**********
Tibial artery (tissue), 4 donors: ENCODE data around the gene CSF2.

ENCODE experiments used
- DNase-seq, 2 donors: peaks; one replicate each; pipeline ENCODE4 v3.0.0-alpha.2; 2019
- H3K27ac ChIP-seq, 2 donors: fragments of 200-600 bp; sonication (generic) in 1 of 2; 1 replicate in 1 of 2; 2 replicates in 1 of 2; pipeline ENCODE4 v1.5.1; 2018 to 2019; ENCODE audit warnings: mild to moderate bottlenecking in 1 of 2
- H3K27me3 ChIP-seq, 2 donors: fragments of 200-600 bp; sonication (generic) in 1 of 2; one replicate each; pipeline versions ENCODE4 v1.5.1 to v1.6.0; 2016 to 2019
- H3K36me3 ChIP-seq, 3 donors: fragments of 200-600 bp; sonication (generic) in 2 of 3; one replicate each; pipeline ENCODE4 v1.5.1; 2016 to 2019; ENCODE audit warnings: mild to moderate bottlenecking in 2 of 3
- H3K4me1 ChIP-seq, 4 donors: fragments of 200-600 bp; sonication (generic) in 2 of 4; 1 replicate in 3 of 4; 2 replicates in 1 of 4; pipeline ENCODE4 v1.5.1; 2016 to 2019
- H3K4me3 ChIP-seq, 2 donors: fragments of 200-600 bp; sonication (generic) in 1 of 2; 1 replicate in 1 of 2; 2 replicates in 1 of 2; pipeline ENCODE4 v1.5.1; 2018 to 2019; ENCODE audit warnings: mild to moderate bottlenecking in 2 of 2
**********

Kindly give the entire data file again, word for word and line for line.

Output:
Tibial artery (tissue), 4 donors: ENCODE data around the gene CSF2.

ENCODE experiments used
- DNase-seq, 2 donors: peaks; one replicate each; pipeline ENCODE4 v3.0.0-alpha.2; 2019
- H3K27ac ChIP-seq, 2 donors: fragments of 200-600 bp; sonication (generic) in 1 of 2; 1 replicate in 1 of 2; 2 replicates in 1 of 2; pipeline ENCODE4 v1.5.1; 2018 to 2019; ENCODE audit warnings: mild to moderate bottlenecking in 1 of 2
- H3K27me3 ChIP-seq, 2 donors: fragments of 200-600 bp; sonication (generic) in 1 of 2; one replicate each; pipeline versions ENCODE4 v1.5.1 to v1.6.0; 2016 to 2019
- H3K36me3 ChIP-seq, 3 donors: fragments of 200-600 bp; sonication (generic) in 2 of 3; one replicate each; pipeline ENCODE4 v1.5.1; 2016 to 2019; ENCODE audit warnings: mild to moderate bottlenecking in 2 of 3
- H3K4me1 ChIP-seq, 4 donors: fragments of 200-600 bp; sonication (generic) in 2 of 4; 1 replicate in 3 of 4; 2 replicates in 1 of 4; pipeline ENCODE4 v1.5.1; 2016 to 2019
- H3K4me3 ChIP-seq, 2 donors: fragments of 200-600 bp; sonication (generic) in 1 of 2; 1 replicate in 1 of 2; 2 replicates in 1 of 2; pipeline ENCODE4 v1.5.1; 2018 to 2019; ENCODE audit warnings: mild to moderate bottlenecking in 2 of 2